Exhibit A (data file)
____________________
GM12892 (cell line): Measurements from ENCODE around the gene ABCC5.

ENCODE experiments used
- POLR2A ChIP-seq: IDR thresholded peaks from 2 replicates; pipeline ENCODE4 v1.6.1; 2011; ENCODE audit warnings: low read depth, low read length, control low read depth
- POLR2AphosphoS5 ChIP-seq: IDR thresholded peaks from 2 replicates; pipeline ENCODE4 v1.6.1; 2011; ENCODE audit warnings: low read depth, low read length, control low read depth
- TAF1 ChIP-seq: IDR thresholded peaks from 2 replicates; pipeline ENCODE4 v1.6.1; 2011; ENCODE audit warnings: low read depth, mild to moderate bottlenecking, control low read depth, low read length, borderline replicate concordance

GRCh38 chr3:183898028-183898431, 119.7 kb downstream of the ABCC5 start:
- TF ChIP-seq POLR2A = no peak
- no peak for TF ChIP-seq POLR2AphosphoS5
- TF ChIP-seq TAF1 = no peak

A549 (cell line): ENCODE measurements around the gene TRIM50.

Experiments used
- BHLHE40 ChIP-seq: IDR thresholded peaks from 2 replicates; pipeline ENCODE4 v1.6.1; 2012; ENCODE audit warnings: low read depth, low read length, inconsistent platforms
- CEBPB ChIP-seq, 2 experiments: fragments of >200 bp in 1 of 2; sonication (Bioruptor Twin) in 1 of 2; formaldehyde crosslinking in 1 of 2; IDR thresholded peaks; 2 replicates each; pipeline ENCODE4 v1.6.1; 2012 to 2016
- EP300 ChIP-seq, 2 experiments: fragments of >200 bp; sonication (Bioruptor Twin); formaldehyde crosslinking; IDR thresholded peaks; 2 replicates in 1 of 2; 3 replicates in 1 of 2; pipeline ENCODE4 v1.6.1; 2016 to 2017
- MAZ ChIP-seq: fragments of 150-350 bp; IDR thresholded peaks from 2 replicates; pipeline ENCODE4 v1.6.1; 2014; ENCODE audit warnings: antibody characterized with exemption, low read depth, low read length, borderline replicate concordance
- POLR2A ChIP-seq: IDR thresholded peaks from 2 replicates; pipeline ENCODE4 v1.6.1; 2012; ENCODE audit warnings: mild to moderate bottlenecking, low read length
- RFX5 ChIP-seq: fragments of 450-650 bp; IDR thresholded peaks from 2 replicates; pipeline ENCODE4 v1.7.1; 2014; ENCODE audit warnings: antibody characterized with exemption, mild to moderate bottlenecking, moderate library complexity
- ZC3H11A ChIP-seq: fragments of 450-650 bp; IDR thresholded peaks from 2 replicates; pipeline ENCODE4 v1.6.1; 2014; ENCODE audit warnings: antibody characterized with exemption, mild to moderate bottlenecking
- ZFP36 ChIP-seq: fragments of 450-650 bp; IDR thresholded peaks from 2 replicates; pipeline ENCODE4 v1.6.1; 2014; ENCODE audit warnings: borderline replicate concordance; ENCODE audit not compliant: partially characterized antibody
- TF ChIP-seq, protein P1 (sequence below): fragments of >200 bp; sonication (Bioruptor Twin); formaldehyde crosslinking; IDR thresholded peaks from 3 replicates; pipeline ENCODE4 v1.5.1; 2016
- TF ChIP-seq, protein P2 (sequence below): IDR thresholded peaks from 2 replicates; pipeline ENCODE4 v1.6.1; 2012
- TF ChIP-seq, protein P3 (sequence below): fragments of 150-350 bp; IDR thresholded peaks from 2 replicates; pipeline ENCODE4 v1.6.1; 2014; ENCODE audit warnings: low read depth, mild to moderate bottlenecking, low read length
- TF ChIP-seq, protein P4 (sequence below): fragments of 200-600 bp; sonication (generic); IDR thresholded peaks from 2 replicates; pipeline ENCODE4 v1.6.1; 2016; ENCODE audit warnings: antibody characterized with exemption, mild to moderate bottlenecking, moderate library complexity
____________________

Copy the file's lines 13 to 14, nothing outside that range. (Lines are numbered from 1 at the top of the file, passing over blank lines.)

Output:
- CEBPB ChIP-seq, 2 experiments: fragments of >200 bp in 1 of 2; sonication (Bioruptor Twin) in 1 of 2; formaldehyde crosslinking in 1 of 2; IDR thresholded peaks; 2 replicates each; pipeline ENCODE4 v1.6.1; 2012 to 2016
- EP300 ChIP-seq, 2 experiments: fragments of >200 bp; sonication (Bioruptor Twin); formaldehyde crosslinking; IDR thresholded peaks; 2 replicates in 1 of 2; 3 replicates in 1 of 2; pipeline ENCODE4 v1.6.1; 2016 to 2017